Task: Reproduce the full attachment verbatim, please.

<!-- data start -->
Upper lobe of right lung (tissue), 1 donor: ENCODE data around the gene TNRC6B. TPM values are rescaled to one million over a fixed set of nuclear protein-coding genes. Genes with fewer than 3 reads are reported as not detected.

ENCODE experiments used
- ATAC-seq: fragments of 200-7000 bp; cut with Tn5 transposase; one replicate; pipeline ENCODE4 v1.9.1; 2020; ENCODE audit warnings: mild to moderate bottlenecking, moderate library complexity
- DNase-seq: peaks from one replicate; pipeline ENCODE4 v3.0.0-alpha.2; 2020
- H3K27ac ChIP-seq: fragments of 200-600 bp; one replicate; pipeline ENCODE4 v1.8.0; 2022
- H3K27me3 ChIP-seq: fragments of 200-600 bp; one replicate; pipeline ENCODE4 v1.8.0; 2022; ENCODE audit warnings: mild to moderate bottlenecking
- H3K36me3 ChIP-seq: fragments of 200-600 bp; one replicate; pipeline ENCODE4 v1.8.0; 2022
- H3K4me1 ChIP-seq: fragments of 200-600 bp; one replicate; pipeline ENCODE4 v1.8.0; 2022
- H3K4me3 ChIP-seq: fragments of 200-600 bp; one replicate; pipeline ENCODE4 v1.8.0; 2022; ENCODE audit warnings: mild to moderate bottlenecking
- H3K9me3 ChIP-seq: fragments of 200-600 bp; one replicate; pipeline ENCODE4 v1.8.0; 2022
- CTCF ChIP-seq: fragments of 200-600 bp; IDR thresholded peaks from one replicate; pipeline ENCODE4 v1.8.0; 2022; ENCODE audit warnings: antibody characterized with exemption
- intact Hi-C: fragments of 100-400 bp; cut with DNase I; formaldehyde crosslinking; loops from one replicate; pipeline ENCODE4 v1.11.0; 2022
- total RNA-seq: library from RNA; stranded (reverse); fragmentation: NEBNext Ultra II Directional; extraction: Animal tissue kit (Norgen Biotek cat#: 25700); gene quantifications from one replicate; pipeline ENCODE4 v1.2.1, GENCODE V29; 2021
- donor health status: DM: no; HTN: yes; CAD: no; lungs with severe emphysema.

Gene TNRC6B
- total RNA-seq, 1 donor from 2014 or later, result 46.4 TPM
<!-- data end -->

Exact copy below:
Upper lobe of right lung (tissue), 1 donor: ENCODE data around the gene TNRC6B. TPM values are rescaled to one million over a fixed set of nuclear protein-coding genes. Genes with fewer than 3 reads are reported as not detected.

ENCODE experiments used
- ATAC-seq: fragments of 200-7000 bp; cut with Tn5 transposase; one replicate; pipeline ENCODE4 v1.9.1; 2020; ENCODE audit warnings: mild to moderate bottlenecking, moderate library complexity
- DNase-seq: peaks from one replicate; pipeline ENCODE4 v3.0.0-alpha.2; 2020
- H3K27ac ChIP-seq: fragments of 200-600 bp; one replicate; pipeline ENCODE4 v1.8.0; 2022
- H3K27me3 ChIP-seq: fragments of 200-600 bp; one replicate; pipeline ENCODE4 v1.8.0; 2022; ENCODE audit warnings: mild to moderate bottlenecking
- H3K36me3 ChIP-seq: fragments of 200-600 bp; one replicate; pipeline ENCODE4 v1.8.0; 2022
- H3K4me1 ChIP-seq: fragments of 200-600 bp; one replicate; pipeline ENCODE4 v1.8.0; 2022
- H3K4me3 ChIP-seq: fragments of 200-600 bp; one replicate; pipeline ENCODE4 v1.8.0; 2022; ENCODE audit warnings: mild to moderate bottlenecking
- H3K9me3 ChIP-seq: fragments of 200-600 bp; one replicate; pipeline ENCODE4 v1.8.0; 2022
- CTCF ChIP-seq: fragments of 200-600 bp; IDR thresholded peaks from one replicate; pipeline ENCODE4 v1.8.0; 2022; ENCODE audit warnings: antibody characterized with exemption
- intact Hi-C: fragments of 100-400 bp; cut with DNase I; formaldehyde crosslinking; loops from one replicate; pipeline ENCODE4 v1.11.0; 2022
- total RNA-seq: library from RNA; stranded (reverse); fragmentation: NEBNext Ultra II Directional; extraction: Animal tissue kit (Norgen Biotek cat#: 25700); gene quantifications from one replicate; pipeline ENCODE4 v1.2.1, GENCODE V29; 2021
- donor health status: DM: no; HTN: yes; CAD: no; lungs with severe emphysema.

Gene TNRC6B
- total RNA-seq, 1 donor from 2014 or later, result 46.4 TPM